DiscussionResponse

A Response to “Which Rights to enforce in Time of Public Emergency?”

A response to Cilem Şimşek The interplay between human rights law (HRL) and international humanitarian law (IHL) is one of the most difficult and fascinating topics of international law. The blog by Cilem Şimşek  attempts to put in perspective the evolution of this interplay with a focus on the practice of the European Court of Human Rights. Three key themes are developed. Each of them gives rise to diverging interpretations as …

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Which Rights to enforce in Time of Public Emergency?

The European Court of Human Right’s approach towards International Humanitarian Law

The present post examines the relationship between human rights law (“HRL”) and international humanitarian law (“IHL”). This relationship will be first analysed from a legal-dogmatic angle, and then in the light of the case-law of the European Court of Human Rights (“the Court”)”. By focussing solely on the right to derogate from the European Convention on Human Rights pursuant to Article 15, this post will show that the Court’s approach …

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Defining and identifying threats – a new challenge to old assumptions in the theory and practice of emergency and security law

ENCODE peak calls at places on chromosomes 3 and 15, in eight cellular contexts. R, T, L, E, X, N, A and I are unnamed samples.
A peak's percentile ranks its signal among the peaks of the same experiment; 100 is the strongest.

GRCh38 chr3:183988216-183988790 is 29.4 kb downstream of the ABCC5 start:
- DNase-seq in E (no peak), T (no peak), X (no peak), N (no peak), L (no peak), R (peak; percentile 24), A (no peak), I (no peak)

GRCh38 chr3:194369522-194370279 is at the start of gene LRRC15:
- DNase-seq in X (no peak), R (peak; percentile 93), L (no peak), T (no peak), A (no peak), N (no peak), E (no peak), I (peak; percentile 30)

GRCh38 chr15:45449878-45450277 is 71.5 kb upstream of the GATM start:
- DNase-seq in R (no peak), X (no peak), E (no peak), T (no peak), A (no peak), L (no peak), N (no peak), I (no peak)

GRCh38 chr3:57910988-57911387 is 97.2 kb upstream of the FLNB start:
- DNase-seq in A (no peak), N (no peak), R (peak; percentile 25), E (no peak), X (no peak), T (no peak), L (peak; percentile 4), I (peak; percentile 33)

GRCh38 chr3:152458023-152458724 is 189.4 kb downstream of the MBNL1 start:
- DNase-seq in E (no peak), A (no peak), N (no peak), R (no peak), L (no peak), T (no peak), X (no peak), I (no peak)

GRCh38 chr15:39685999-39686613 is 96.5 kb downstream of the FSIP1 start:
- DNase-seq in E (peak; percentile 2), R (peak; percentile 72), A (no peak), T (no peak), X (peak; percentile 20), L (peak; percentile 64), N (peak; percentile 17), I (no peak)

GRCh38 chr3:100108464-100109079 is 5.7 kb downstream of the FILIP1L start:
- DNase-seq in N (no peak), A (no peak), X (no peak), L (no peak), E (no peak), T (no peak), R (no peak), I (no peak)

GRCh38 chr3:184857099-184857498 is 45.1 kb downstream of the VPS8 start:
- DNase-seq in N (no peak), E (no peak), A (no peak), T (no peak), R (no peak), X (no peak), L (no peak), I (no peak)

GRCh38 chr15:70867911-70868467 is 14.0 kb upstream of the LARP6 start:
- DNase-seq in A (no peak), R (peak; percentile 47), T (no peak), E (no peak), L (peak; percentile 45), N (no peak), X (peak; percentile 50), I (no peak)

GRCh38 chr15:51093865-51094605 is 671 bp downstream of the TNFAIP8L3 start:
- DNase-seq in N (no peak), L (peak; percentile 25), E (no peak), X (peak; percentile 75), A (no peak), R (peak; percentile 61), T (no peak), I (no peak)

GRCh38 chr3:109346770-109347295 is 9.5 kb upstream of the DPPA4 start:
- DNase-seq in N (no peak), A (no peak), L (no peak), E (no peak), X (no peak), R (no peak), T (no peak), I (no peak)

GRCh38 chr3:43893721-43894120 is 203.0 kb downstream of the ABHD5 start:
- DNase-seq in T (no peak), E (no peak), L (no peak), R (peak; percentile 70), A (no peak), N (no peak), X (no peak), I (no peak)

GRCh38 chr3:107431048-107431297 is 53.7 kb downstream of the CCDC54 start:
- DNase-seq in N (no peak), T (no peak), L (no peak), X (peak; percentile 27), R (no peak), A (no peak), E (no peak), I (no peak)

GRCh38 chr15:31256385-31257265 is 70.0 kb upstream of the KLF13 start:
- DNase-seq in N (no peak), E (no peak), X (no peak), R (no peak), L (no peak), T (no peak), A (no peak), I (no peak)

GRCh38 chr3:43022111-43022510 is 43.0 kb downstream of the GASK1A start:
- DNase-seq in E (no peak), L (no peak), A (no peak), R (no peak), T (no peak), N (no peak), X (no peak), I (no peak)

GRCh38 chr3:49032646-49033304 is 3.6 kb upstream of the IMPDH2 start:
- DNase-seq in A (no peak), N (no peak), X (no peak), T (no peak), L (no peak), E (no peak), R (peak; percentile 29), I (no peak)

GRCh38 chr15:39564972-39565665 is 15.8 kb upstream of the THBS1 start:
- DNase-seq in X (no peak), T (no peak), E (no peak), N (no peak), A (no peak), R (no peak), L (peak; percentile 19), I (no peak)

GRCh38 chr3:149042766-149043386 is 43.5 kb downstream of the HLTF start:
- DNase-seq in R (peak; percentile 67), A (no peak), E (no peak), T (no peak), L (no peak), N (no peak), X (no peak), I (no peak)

A reply to Jens Kremer Jens Kremer raises a problem that is well known in the theory of security and emergency law. Since issues of security are so complex, and often so political, legal institutions, and especially courts, are not prepared to make decisions on them, the consequence being that courts, overwhelmingly take officials’ security-claims for granted. To tackle the problem, Kremer suggests we can use new tools and new concepts, …

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Security mindsets and international law: thinking differently about security and adjudication

Security is a curious term and it comes in many different forms and shapes, and each field of research, every security institution and even more, every security professional has an own very specific understanding of security. Let me give three examples: For military leaders, security is a matter of military strength, tactics and capabilities. If state A has more tanks than state B, state B may want to balance this …

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